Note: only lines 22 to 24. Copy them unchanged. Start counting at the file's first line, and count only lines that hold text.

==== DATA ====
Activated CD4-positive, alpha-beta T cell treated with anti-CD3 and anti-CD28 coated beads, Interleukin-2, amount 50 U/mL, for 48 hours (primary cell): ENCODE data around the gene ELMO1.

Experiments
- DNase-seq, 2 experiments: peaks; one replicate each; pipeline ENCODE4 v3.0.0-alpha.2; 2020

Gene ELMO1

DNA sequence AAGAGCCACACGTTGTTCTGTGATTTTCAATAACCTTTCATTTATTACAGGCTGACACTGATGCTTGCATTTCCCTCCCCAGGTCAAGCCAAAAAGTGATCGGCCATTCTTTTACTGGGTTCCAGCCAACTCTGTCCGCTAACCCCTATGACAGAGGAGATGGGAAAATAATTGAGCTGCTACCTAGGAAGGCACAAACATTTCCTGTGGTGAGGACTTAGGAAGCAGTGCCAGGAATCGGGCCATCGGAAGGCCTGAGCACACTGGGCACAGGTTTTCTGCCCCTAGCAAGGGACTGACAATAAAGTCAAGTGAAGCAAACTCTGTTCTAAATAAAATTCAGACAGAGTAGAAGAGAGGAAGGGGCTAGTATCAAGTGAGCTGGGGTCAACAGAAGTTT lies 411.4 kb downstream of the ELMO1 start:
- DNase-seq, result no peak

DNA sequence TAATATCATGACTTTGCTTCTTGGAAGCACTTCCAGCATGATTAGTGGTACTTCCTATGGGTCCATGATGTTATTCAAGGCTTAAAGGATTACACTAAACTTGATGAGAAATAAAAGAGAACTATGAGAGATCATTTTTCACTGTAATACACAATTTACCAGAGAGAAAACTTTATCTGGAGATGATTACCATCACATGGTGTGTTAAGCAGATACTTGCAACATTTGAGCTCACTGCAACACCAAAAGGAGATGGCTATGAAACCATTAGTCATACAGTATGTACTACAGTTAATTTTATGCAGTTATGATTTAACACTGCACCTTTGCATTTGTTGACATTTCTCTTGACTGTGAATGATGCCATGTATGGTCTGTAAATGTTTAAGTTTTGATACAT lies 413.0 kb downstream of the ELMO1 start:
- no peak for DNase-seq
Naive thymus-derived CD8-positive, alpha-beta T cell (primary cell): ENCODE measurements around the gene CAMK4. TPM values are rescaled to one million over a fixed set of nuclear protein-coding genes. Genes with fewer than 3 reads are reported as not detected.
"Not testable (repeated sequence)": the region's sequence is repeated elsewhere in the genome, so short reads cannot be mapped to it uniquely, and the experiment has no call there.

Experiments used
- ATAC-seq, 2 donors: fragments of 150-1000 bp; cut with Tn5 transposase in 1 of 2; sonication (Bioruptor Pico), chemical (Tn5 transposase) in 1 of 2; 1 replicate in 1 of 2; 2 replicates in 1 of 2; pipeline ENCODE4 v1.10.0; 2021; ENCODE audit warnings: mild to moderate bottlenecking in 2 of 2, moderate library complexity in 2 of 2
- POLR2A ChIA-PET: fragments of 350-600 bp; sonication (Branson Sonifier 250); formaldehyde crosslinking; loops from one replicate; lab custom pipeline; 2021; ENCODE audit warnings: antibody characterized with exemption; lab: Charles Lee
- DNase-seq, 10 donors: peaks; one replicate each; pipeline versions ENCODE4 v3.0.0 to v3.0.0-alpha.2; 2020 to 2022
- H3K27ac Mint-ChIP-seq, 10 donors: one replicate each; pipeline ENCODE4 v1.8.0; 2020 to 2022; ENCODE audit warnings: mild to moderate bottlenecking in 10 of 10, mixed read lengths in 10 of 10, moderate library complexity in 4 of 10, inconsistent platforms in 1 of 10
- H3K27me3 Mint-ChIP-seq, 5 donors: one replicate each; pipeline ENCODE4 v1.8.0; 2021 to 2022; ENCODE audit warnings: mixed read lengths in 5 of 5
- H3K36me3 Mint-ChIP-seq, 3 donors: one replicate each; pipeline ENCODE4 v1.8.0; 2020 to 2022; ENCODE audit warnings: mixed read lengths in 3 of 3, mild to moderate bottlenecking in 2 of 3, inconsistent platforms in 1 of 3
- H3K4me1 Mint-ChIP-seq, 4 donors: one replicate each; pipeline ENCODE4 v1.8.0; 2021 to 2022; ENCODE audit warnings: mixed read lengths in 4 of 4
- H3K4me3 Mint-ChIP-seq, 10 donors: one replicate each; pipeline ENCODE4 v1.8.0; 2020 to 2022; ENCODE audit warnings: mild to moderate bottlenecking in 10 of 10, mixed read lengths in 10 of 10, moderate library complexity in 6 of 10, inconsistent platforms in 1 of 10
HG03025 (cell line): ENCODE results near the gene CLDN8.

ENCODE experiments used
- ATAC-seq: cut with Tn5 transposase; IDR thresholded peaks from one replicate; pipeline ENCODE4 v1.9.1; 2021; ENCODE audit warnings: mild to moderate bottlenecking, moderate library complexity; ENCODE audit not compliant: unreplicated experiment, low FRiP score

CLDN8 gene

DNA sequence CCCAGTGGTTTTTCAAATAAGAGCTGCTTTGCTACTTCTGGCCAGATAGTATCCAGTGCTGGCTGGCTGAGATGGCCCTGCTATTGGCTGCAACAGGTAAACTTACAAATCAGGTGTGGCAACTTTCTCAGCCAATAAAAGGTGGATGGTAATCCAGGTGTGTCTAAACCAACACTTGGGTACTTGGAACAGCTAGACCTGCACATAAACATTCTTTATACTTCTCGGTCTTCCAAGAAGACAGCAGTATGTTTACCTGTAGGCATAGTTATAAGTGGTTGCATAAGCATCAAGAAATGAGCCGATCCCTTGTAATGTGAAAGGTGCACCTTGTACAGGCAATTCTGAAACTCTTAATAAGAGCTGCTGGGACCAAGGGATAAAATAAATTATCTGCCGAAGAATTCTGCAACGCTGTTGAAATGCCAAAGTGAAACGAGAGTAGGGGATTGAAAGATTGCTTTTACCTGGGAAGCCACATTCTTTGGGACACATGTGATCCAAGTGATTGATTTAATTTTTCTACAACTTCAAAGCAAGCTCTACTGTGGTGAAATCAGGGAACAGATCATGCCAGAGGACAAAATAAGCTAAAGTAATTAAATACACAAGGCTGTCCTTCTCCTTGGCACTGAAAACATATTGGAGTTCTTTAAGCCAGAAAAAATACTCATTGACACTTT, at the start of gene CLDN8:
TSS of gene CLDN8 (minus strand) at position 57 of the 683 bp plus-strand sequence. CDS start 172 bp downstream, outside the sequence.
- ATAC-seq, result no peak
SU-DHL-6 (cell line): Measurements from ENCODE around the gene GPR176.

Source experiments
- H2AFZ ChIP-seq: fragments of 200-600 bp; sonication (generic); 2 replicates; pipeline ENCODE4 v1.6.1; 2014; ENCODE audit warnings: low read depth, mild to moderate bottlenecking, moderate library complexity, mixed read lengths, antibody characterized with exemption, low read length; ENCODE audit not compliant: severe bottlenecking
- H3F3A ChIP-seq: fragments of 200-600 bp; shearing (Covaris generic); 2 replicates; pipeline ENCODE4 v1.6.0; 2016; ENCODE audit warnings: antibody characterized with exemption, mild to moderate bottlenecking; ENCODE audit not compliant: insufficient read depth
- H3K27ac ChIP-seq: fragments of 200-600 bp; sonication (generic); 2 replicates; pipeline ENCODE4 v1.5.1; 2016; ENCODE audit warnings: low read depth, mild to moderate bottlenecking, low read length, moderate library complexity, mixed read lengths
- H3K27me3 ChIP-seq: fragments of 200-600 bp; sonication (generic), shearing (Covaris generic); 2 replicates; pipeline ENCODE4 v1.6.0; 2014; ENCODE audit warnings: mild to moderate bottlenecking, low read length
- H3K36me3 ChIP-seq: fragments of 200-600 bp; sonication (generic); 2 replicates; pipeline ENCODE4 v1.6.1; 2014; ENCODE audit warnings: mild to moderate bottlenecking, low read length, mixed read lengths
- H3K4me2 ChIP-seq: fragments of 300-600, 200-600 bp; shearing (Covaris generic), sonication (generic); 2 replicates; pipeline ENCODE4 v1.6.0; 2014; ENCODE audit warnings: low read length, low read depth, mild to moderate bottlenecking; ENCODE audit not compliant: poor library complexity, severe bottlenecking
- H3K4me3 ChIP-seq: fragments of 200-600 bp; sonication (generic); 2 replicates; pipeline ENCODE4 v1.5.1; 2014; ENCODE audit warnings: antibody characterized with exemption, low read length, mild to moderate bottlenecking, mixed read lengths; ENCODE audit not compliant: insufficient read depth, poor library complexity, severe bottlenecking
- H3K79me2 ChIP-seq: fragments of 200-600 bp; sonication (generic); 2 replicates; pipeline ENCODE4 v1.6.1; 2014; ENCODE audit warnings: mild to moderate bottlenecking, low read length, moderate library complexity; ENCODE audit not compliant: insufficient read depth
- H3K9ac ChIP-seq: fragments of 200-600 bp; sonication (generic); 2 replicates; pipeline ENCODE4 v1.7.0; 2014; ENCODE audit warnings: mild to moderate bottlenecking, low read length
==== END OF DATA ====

- ATAC-seq: cut with Tn5 transposase; IDR thresholded peaks from one replicate; pipeline ENCODE4 v1.9.1; 2021; ENCODE audit warnings: mild to moderate bottlenecking, moderate library complexity; ENCODE audit not compliant: unreplicated experiment, low FRiP score

CLDN8 gene

DNA sequence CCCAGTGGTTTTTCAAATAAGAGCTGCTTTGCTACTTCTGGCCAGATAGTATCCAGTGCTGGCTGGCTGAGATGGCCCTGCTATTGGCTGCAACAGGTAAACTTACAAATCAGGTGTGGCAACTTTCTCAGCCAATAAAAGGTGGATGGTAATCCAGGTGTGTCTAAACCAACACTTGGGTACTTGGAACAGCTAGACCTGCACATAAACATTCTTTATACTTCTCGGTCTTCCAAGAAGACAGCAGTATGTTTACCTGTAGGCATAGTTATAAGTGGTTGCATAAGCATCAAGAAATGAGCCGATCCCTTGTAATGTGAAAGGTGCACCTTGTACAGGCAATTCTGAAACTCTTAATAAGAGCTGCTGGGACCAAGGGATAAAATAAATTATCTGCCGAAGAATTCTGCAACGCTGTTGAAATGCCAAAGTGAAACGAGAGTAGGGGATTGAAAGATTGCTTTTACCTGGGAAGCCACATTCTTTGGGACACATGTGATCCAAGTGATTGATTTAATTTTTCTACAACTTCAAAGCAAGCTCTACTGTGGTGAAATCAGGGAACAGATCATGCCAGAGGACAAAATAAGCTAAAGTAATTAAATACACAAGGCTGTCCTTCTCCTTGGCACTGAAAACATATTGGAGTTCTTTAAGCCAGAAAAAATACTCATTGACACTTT, at the start of gene CLDN8: